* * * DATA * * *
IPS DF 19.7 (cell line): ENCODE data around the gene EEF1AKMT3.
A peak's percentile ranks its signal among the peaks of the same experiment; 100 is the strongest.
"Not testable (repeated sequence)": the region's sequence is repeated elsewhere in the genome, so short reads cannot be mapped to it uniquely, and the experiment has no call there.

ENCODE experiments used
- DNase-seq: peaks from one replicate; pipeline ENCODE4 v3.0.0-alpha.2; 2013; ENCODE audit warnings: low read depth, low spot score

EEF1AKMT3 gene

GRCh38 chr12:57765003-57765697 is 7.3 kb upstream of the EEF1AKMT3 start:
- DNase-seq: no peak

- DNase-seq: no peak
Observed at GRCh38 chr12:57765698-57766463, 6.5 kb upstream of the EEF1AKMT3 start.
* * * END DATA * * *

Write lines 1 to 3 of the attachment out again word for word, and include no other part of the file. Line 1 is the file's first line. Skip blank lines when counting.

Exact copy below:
IPS DF 19.7 (cell line): ENCODE data around the gene EEF1AKMT3.
A peak's percentile ranks its signal among the peaks of the same experiment; 100 is the strongest.
"Not testable (repeated sequence)": the region's sequence is repeated elsewhere in the genome, so short reads cannot be mapped to it uniquely, and the experiment has no call there.